In fact, successive drafts of the bill (iv) progressively diluted privacy right by giving more and more powers to government, its “instrumentality” and data fiduciary (businesses) to breach it through exemptions and legal immunity – as it progressed from the first privacy bill of 2018 to the fourth in 2023. Note, the bill originates from the Supreme Court’s declaration of privacy is a fundamental right in 2017. Except for the 2018 iteration, none other privacy bill recognises this “fundamental right”. The third and fourth iterations actually shifted the primacy from protection of privacy to the “need to process” personal data and put the “right of individuals” (note, the word “fundamental” is missing) at par with the need.

The DPDP Bill of 2023 (v) makes the fundamental right to privacy so vulnerable as to virtually extinct it. Here is how.

· A new insertion (Clause 7) allows “access” to personal data to the Centre and any of its “instrumentality” for “legitimate purpose” – a new coinage – which is defined to include “any function” under “any law”, in the interest of sovereignty and integrity of India, security and public order. This is in addition to a wide range of “exemptions” given in national security, friendly relations, public order etc. (Clause 17 (2a)). Both powers are without checks and balances, without prescribed processes and guidelines to be followed.

· Another new insertion (Clause 17(3)) is exemptions from compliances (checks and balances) to certain data fiduciaries “including start-ups”. These exemptions include “obligations” (a) to inform individuals about the nature of personal data to be collected and the “purpose” of its processing (b) to comply with the law (including not to share and erase data when need is over) (c) to audit and study impact assessments (d) to provide summary of personal data (recognised as an individual’s “right”), processing activities and identities of other data fiduciaries with which the data is shared.

·New power (Clause 27) to the Centre for “blocking” access by the public to “any information generated, transmitted, received, stored or hosted, in any computer resource” – which didn’t exist in the earlier iterations. This is also in addition to the existing powers to regulate online content under the IT Act of 2000 and IT Rules of 2009, 2021, and 2023.

·New immunity (Clause 35) to the Centre, the Board, Board members, officers, and employees as it provides that “no suit, prosecution or other legal proceedings shall lie against” them for acting “in good faith”.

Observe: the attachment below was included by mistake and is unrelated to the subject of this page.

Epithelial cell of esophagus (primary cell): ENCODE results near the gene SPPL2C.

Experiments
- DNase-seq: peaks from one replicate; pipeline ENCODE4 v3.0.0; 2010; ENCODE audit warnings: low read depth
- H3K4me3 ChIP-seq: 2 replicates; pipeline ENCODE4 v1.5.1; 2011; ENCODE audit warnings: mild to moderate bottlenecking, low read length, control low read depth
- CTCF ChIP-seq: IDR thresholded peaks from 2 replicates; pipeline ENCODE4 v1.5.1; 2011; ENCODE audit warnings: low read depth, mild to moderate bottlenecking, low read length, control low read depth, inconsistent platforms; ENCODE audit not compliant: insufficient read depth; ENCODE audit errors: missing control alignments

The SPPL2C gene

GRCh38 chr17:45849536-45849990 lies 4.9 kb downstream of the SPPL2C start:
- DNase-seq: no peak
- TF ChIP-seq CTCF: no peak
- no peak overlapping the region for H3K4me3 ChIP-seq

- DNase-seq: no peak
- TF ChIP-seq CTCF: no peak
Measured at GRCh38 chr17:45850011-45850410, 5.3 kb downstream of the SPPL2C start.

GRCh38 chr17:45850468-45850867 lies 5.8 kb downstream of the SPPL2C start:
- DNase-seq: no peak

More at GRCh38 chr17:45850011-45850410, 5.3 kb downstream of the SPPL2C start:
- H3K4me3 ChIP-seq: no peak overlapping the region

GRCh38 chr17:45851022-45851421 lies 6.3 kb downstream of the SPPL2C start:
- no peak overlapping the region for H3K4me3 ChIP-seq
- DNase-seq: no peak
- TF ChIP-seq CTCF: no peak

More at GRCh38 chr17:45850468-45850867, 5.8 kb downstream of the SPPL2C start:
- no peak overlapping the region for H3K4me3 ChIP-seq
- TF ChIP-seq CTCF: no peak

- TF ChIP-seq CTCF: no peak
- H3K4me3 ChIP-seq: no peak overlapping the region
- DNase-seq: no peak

·Civil courts are out of the adjudication process – continuation of earlier iterations – but far more reprehensible because of two new provisions: (a) immunity to the Centre against legal proceedings and (b) Centre’s total control over the appellate tribunal – the TDSAT (specified this time) – as the Centre alone appoints the TDSAT’s chairman and members.

Count four more major vulnerabilities of the privacy continued through all iterations.

·Data Protection Board, which is the adjudicating authority, remains unformed ­and executive-controlled – its composition, manner of appointments, salaries and service conditions and the processes it would follow are not specified (Centre “may notify”). Appointments of employees too will be with prior Centre’s approval. All this amounts to handing over legislative powers to the executive. For the bill to then state (Clause 28) that the Board “shall function as an independent body” is not just ironic but farcical.

·No compensation for victims of data breach is provided; worse, the right to compensation provided under the IT Act of 2000 (Sections 43A, 81 and 87) is extinguished (Clause 44).

·The RTI Act of 2005 (Section 8) has been diluted (by Clause 44) by taking away the powers of information officers (IC) and appellate authority for RTI Act to decide disclosure of personal information on merit (test of public interest).

·“Consent” remains “free, specific, informed, unconditional and unambiguous” but undermined by (a) “deemed” consent (without consent) which gets a new coat or “legitimate use” (Clause 7) – for the purpose of national security, friendly relations, public order etc. and (b) a wide range of “exemptions” to the government, data fiduciary and the Board and its members/staff.

Count another one which protected privacy in the 2018 and 2019 iterations but deleted subsequently:

·Classification of personal data as “sensitive” (financial, health data etc.) and “critical” (were to be defined by the Centre) restricting domestic “processing” and banning from sharing outside India.

Given all this, the six principles behind the DPDP Bill of 2023 are a mere lip service and a far cry from the six principles behind the European Union’s GDPR (General Data Protection Regulation)– considered to be the best in the world in protecting privacy.

The last point about the DPDP Bill of 2023 is (vi) it has gone straight to the Lok Sabha after the Union Cabinet’s approval on July 5, 2023. It has neither been put in public domain for debate nor examined by a parliamentary standing committee – and may or may not go to it either, going by the MeiTY Minister Vaishnaw’s statement of August 4, 2023 (that the government will answer all concerns about it in the Parliament).

As for businesses, the privacy iterations have been progressively more friendly (after 2018 and 2019). Unlike the restrictions put earlier, personal data transfer to outside India for “processing” is allowed – unless restricted (2023). Its 2022 iteration had allowed such data transfers only to notified countries. Since the classification of personal data as “sensitive” and “critical” (existed in 2018 and 2019) no longer exists, it is now a free flow of personal data. Domestic companies are allowed to process personal data of people residing outside India too (restricted in the 2018 and 2019 iterations).